"Proponents of globalism, particularly American academic economists and political scientists, cling to it with religious fervor . . . . Many otherwise sober business and political leaders in the United States have been carried away by globalization's messianic claims. This phenomenon, too, is not new. Classical liberalism blinded no small number of Englishmen to the racism, genocide, and ruthless exploitation that accompanied the growth of the British Empire. As Hannah Arendt remarked about that earlier period of market worship: 'The fact that the "white man's burden" is either hypocrisy or racism has not prevented a few of the best Englishmen from shouldering the burden in earnest and making themselves the tragic and quixotic fools of imperialism.' It is critically important to understand that the doctrine of globalism is a kind of intellectual sedative that lulls and distracts its Third World victims while rich countries cripple them, ensuring that they will never be able to challenge the imperial powers. . . . THERE IS NO KNOWN CASE IN WHICH GLOBALIZATION HAS LED TO PROSPERITY IN ANY THIRD WORLD COUNTRY [emphasis supplied], and none of the world's twenty-four reasonably developed capitalist nations, regardless of their ideological explanations, got where they are by following any of the prescriptions contained in globalization doctrine. What globalization has produced, in the words of de Rivero, is not NICs (newly industrialized countries) but about 130 NNEs (nonviable national economies) or, even worse, UCEs (ungovernable chaotic entities). There is occasional evidence that this result is precisely what the authors of globalization intended. In 1841, the prominent German political economist Friedrich List (who had immigrated to America) wrote in his masterpiece, The National System of Political Economy, 'It is a very common clever device that when anyone has attained the summit of greatness, he kicks away the ladder by which he has climbed up, in order to deprive others of the means of climbing up after him.' Much of modern Anglo-American economics and all of the theory of globalization are attempts to disguise this kicking away of the ladder."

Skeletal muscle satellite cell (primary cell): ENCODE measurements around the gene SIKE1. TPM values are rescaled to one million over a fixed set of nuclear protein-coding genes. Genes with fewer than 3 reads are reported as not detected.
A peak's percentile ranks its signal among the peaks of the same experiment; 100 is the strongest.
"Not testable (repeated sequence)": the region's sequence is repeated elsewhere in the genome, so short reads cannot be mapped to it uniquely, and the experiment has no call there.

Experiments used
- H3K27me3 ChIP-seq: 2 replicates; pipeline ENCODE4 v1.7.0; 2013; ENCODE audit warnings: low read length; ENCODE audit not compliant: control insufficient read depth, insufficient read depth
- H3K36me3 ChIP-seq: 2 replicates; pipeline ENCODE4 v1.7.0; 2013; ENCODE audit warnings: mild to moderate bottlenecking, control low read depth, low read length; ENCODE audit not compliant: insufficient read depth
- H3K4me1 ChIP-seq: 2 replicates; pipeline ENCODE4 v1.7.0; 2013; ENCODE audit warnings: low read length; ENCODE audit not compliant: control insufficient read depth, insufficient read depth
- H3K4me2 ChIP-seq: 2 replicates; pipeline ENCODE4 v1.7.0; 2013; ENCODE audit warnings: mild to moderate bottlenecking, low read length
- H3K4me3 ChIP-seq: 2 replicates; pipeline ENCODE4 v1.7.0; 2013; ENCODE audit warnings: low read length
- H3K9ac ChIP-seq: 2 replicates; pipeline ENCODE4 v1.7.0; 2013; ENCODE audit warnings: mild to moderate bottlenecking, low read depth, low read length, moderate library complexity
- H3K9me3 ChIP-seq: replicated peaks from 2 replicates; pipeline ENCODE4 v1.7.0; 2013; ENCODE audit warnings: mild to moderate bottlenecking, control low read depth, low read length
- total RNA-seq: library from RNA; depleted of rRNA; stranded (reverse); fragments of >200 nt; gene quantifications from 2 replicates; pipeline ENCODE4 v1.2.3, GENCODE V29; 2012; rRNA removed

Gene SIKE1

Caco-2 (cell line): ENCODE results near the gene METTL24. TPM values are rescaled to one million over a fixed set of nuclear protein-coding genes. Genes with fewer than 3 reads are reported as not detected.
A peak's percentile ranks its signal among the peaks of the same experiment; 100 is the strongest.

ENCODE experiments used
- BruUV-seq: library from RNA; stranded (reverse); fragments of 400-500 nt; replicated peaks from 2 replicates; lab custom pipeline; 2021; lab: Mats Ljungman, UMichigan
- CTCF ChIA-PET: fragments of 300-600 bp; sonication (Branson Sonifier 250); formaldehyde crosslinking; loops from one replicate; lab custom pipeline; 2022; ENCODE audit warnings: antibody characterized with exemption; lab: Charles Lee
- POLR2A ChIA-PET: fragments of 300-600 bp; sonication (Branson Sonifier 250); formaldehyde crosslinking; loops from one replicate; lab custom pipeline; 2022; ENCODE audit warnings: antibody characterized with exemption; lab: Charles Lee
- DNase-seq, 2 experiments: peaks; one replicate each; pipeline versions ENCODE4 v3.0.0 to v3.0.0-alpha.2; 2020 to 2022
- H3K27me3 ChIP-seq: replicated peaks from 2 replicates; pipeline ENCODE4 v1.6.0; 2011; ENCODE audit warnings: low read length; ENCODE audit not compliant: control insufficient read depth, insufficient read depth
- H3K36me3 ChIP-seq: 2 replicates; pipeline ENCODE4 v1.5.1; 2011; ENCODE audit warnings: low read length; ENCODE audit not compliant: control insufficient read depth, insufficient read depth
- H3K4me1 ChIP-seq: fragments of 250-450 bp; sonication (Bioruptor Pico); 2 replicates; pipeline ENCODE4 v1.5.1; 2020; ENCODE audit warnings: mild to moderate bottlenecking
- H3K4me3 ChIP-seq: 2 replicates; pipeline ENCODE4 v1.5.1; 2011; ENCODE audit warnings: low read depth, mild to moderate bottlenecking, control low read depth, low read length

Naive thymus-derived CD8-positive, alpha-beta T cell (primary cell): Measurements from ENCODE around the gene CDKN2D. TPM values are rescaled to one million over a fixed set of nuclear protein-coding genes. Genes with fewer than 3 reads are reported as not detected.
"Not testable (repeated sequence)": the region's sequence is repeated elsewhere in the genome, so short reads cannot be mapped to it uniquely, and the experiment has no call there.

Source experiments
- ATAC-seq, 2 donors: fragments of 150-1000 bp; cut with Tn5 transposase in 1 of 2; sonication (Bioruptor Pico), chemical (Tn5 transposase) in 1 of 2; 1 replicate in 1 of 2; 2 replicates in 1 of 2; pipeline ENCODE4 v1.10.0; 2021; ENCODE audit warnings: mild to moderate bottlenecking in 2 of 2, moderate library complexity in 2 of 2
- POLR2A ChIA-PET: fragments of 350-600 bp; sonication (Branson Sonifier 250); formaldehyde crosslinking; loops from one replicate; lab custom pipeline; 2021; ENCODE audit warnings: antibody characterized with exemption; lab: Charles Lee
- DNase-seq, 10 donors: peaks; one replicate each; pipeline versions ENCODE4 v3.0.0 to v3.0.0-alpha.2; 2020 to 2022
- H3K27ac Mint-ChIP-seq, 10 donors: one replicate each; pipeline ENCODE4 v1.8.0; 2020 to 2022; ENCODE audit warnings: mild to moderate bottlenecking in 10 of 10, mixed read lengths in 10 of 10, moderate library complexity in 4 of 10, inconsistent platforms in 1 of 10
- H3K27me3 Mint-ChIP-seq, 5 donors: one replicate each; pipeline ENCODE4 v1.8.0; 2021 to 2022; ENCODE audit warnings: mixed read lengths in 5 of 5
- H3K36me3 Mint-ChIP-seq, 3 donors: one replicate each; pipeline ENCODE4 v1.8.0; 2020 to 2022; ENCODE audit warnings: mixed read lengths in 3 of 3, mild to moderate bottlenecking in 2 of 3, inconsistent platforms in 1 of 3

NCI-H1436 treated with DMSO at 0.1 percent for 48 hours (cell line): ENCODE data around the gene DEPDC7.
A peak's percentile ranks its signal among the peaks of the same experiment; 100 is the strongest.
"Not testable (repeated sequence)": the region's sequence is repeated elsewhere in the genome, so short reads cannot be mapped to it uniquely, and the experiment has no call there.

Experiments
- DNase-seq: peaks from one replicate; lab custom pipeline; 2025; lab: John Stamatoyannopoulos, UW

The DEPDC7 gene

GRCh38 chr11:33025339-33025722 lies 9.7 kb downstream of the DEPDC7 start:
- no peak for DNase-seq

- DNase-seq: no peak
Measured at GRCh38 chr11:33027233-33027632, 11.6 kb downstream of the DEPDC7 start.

C. Johnson, The Sorrows of Empire, pp. 261-62.
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